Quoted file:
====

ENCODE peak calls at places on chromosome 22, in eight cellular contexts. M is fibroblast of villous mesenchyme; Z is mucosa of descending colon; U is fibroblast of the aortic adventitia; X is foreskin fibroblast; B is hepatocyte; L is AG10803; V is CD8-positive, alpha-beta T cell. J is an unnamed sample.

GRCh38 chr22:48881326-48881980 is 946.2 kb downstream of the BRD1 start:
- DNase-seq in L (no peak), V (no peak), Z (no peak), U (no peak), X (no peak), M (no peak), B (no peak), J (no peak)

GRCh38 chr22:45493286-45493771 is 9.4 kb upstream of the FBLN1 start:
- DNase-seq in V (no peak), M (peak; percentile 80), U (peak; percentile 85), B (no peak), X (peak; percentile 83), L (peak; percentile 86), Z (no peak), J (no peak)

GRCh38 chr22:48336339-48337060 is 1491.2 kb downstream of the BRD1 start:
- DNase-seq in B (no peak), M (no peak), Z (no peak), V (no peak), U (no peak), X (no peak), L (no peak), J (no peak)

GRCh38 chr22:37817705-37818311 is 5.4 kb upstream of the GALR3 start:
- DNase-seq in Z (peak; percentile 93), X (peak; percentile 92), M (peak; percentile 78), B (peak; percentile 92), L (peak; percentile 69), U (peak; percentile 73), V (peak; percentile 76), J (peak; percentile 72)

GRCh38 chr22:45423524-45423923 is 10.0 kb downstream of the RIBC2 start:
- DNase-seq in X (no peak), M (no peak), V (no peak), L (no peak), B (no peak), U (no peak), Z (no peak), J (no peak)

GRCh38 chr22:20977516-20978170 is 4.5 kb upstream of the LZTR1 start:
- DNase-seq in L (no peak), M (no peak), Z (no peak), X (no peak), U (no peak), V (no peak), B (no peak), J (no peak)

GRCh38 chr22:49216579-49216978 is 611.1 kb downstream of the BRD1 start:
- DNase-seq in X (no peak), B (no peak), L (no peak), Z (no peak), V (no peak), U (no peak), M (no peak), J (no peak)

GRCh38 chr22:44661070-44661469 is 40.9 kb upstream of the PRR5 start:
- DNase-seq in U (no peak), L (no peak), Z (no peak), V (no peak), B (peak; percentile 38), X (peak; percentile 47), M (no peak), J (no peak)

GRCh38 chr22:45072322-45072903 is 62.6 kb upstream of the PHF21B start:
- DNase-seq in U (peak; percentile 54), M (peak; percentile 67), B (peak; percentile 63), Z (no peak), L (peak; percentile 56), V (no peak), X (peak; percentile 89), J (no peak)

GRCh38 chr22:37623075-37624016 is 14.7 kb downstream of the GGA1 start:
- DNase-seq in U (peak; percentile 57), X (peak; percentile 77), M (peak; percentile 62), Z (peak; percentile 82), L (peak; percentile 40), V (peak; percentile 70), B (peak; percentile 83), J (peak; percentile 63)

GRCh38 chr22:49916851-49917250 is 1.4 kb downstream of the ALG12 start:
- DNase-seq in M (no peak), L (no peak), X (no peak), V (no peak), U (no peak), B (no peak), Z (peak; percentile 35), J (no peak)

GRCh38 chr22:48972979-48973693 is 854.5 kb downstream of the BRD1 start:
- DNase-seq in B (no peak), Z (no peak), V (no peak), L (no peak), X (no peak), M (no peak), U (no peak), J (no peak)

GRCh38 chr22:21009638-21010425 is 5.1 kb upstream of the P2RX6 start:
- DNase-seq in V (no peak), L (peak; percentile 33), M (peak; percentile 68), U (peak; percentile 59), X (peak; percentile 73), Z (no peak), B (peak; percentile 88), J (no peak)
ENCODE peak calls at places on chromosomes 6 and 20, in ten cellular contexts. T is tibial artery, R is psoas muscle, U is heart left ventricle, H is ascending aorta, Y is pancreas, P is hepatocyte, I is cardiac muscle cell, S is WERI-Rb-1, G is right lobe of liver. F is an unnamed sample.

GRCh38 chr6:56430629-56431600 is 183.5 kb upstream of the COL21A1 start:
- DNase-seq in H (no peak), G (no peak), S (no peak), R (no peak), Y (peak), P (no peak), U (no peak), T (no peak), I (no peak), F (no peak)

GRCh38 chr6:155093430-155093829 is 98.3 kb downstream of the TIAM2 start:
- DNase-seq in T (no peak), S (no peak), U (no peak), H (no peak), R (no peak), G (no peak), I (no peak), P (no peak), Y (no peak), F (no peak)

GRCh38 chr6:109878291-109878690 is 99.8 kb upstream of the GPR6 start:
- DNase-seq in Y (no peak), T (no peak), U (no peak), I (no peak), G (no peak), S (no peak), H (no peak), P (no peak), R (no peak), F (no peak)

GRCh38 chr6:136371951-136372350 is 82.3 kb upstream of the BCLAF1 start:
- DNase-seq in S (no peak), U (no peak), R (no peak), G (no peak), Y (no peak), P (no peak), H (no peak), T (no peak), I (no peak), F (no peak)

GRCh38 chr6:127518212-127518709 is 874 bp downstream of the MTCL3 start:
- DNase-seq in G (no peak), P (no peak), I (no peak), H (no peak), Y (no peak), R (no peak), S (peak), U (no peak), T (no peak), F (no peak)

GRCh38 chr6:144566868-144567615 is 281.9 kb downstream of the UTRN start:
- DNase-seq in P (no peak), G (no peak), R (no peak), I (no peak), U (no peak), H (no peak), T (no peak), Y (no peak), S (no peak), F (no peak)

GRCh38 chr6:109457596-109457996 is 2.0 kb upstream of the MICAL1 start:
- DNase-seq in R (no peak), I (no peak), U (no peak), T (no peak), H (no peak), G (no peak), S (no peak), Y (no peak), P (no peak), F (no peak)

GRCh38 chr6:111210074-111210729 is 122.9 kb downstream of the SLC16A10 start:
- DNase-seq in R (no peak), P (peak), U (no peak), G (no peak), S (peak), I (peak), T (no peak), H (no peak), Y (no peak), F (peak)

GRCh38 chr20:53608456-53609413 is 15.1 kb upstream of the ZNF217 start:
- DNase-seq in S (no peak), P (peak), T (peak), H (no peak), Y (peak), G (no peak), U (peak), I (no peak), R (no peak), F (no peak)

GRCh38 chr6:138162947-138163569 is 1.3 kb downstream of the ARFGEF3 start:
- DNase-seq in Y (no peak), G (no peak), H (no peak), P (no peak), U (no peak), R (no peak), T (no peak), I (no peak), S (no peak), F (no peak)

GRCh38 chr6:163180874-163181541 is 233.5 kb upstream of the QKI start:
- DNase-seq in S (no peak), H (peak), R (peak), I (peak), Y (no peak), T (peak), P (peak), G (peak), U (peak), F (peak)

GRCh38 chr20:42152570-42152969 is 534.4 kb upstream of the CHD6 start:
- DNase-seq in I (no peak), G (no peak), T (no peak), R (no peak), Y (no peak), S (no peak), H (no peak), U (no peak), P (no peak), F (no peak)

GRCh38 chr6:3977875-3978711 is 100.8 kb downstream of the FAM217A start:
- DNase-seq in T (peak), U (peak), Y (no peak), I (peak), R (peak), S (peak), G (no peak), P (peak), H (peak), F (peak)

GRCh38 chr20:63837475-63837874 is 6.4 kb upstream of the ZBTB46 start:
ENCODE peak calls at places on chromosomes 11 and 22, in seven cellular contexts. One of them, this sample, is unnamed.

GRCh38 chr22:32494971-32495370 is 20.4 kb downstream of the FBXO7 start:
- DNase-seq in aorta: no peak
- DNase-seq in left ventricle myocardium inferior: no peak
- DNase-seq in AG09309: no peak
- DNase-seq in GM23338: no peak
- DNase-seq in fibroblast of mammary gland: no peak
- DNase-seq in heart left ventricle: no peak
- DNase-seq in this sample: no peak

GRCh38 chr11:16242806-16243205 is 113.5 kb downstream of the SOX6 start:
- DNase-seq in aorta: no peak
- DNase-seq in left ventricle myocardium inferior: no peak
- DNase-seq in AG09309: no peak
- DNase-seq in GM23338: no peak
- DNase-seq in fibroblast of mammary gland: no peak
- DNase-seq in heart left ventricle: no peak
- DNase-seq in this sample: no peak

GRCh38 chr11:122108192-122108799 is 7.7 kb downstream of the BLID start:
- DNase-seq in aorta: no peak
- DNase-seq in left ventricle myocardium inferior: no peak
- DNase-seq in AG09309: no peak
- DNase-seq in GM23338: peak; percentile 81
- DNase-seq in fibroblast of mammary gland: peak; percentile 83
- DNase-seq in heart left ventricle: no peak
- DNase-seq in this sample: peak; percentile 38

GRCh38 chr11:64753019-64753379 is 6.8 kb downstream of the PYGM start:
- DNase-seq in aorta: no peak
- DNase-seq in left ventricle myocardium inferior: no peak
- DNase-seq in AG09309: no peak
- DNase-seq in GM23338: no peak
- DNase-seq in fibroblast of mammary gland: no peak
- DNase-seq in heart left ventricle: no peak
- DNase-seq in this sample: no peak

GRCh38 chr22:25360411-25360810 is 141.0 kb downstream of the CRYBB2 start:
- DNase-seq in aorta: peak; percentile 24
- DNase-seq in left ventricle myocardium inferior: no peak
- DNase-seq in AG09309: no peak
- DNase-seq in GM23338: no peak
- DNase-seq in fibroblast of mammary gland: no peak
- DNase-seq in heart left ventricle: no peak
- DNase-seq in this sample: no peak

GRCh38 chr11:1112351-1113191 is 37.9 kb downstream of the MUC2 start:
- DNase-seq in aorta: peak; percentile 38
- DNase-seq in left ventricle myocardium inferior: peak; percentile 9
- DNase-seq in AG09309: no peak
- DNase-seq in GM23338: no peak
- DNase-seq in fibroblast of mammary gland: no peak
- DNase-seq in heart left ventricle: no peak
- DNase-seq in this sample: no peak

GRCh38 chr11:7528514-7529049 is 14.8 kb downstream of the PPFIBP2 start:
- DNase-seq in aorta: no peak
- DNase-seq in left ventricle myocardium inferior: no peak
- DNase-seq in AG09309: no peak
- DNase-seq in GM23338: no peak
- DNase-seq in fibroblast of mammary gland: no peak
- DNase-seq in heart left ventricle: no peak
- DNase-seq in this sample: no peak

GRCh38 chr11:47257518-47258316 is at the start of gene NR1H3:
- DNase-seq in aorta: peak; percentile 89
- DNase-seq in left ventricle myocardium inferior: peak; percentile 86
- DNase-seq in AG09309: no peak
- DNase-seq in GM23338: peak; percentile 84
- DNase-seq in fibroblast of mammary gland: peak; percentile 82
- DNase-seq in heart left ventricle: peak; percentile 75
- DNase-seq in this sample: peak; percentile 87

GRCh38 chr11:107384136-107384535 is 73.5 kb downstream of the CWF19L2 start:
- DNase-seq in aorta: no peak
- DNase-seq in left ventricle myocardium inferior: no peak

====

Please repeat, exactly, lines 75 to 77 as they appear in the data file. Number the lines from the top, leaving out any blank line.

- DNase-seq in left ventricle myocardium inferior: no peak
- DNase-seq in AG09309: no peak
- DNase-seq in GM23338: peak; percentile 81